By Joe Johnson
People are dying on Athens-Clarke County roadways at a record-breaking pace.
In less than two full months of 2021, seven people have died as the result of vehicle crashes, with the last death occurring Monday from injuries sustained in a Feb. 13 head-on collision on Atlanta Highway.
During the same time period last year there was only one traffic fatality, according to the Governor’s Office of Highway Safety.
The same time periods in 2019 and 2017 also saw just one traffic fatality, according to the GOHS. There were no highway deaths in the first two months of 2018 and 2016, and 2015 saw 2 deaths in that same time period in Athens-Clarke County.
There were 15 total traffic deaths last year, and 11 each in 2019 and 2018.
Finding explanations for the dramatic increase in traffic deaths this year is difficult.
It comes at a time when ACCPD’s Traffic Unit is decimated. The unit has an authorized staffing level of 16 officers and three supervisors, but is currently operating with only five officers and two supervisors, according to police Public Information Officer Lt. Shaun Barnett.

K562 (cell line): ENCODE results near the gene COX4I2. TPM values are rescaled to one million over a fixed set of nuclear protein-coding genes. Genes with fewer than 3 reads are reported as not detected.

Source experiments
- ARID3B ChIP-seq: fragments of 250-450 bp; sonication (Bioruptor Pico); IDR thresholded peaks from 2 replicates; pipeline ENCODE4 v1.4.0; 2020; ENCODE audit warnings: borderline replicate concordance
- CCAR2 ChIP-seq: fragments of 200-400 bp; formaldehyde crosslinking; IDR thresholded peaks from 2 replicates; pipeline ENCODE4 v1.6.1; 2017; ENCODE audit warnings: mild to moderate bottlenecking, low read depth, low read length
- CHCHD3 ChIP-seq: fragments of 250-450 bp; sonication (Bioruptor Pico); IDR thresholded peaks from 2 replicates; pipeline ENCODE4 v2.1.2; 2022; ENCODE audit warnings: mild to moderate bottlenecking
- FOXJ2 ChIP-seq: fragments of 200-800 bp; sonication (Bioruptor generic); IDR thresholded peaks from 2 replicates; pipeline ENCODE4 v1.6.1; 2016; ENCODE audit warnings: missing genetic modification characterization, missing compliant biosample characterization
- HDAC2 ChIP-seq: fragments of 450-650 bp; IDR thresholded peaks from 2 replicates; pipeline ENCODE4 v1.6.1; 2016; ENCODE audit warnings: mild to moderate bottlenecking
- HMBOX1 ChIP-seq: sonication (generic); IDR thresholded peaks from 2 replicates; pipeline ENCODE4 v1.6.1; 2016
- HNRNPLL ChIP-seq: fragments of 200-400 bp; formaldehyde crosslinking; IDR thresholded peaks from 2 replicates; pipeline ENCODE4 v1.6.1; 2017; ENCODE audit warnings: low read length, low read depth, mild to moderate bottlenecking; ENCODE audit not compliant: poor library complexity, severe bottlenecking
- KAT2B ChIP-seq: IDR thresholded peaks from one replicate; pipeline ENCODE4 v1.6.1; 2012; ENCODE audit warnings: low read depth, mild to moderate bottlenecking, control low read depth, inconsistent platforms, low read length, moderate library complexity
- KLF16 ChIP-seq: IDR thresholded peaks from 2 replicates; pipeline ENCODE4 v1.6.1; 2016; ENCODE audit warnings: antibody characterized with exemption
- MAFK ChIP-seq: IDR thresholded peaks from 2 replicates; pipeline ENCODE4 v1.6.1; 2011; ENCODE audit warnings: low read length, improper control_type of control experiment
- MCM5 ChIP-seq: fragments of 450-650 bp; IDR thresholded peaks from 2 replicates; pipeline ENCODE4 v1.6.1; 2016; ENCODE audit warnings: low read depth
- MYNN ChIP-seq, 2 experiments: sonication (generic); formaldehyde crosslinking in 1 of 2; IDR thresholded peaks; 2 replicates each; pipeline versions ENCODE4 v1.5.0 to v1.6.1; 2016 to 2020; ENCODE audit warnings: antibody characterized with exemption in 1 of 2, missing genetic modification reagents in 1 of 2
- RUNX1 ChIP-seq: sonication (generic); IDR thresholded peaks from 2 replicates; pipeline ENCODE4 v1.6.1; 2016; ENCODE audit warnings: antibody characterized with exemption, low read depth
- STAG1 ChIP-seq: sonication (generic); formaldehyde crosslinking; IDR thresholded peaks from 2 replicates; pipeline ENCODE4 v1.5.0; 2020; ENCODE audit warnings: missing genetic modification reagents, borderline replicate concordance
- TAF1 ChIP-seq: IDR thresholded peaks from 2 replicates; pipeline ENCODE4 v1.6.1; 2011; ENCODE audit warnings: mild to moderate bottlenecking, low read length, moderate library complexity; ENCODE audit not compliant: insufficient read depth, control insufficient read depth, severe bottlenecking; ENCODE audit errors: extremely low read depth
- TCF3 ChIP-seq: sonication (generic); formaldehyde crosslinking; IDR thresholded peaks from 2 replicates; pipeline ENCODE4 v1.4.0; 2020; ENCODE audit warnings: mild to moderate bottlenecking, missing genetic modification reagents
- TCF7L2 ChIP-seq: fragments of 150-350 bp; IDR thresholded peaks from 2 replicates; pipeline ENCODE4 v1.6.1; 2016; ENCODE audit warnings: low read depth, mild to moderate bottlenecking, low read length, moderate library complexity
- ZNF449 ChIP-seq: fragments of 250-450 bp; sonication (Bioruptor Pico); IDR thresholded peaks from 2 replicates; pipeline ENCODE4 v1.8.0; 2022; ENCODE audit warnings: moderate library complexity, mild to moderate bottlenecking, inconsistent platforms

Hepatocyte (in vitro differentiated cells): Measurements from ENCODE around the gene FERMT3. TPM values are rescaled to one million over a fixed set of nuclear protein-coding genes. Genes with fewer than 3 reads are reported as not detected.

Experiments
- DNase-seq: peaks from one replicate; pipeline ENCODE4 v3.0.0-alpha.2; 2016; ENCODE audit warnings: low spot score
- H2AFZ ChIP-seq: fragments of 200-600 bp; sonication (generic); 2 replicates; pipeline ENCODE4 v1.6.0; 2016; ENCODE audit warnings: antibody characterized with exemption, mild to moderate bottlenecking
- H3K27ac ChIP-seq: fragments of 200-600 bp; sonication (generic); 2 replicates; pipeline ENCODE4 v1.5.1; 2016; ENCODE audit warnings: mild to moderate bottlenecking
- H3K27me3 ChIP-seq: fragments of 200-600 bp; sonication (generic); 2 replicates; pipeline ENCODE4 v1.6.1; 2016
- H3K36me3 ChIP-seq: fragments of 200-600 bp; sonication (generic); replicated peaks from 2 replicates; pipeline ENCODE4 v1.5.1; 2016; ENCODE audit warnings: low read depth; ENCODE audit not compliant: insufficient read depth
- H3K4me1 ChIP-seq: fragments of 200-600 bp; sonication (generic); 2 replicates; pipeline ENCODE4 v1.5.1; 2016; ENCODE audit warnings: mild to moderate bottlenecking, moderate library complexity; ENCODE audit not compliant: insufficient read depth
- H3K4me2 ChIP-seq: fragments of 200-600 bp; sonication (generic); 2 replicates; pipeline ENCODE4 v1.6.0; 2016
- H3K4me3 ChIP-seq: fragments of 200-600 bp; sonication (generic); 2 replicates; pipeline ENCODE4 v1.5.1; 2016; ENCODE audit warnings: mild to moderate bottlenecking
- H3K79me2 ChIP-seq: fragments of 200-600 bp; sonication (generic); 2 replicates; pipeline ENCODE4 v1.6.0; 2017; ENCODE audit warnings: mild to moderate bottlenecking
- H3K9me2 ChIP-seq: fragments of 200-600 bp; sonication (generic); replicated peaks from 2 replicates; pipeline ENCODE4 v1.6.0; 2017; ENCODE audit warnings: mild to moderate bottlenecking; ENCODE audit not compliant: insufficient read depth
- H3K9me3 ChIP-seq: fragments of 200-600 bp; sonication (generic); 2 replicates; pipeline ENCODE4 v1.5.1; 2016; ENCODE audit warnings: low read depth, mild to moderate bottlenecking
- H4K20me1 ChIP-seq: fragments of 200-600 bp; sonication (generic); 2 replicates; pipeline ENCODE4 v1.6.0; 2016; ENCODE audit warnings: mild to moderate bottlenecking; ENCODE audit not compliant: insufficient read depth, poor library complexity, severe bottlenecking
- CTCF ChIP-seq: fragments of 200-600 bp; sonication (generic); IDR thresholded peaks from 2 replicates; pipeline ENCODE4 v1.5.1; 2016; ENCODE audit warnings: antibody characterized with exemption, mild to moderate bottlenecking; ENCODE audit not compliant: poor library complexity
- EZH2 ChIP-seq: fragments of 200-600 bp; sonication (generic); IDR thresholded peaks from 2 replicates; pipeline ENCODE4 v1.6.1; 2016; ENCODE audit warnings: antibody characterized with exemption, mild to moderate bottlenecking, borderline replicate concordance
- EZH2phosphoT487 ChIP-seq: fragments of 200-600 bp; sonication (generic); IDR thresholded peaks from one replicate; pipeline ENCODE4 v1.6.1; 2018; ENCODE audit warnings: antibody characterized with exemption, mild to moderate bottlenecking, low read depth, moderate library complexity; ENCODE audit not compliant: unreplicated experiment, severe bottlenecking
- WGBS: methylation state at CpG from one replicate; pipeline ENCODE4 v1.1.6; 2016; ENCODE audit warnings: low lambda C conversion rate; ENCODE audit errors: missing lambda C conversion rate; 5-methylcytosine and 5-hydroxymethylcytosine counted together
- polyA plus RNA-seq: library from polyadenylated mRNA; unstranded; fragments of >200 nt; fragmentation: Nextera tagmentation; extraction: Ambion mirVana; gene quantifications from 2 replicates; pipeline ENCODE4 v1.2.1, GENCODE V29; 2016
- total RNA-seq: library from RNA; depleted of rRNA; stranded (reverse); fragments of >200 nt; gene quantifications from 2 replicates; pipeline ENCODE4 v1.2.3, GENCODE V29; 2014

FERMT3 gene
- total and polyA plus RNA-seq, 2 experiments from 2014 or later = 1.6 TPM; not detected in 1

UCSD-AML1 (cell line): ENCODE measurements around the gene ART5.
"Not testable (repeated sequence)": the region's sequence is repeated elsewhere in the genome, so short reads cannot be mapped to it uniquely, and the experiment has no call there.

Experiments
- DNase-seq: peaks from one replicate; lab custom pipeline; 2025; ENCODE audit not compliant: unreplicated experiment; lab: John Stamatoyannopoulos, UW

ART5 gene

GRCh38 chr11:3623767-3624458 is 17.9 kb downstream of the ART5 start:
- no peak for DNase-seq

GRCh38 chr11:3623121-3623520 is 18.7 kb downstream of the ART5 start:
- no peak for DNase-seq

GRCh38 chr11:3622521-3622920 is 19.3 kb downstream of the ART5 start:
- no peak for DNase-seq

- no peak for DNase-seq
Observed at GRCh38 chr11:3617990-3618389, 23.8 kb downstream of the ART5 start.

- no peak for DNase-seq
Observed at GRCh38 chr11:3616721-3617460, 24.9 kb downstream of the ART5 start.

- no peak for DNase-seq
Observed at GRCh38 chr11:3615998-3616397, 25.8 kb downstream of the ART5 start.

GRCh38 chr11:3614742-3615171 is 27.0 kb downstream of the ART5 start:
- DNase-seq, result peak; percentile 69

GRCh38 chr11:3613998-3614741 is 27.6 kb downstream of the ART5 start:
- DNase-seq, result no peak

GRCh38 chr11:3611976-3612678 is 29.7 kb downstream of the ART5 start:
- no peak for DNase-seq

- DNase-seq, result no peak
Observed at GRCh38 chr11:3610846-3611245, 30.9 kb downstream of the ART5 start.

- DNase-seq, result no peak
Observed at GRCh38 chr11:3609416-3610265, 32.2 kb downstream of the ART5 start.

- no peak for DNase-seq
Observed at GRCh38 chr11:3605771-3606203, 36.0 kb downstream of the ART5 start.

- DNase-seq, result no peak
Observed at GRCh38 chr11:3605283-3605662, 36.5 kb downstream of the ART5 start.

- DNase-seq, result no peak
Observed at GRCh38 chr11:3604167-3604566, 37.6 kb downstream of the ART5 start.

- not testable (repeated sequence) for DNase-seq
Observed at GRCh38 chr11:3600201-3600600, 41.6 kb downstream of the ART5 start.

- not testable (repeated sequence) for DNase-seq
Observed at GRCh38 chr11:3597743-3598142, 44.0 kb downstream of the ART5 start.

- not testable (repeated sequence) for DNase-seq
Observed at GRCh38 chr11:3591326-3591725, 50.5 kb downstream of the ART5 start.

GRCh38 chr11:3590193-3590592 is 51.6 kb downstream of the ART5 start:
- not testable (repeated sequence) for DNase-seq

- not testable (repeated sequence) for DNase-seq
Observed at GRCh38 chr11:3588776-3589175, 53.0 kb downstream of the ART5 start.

When asked if there might be a correlation between the record number of traffic fatalities and Traffic Unit understaffing, Classic City News received the following response from Deputy Chief Jeff Clark, who is in charge of the Operational Support Bureau:
“Given both COVID-19 and the climate of policing we see nationwide, enforcement is down nationally. Whether this directly correlates with the number of traffic-related fatalities we experience in Athens-Clarke County would require further study.”
Clarke noted that the Traffic Unit has been understaffed for at least the past five years.
When asked directly about staffing of the unit, and whether police personnel were being focused on areas of police services other than traffic enforcement, Clark said, “I don’t want to get into the operations of the department and where we staff officers.
“However, there is a reason this unit is staffed the way it is. We are aware and looking for ways to address it,” the deputy police chief said.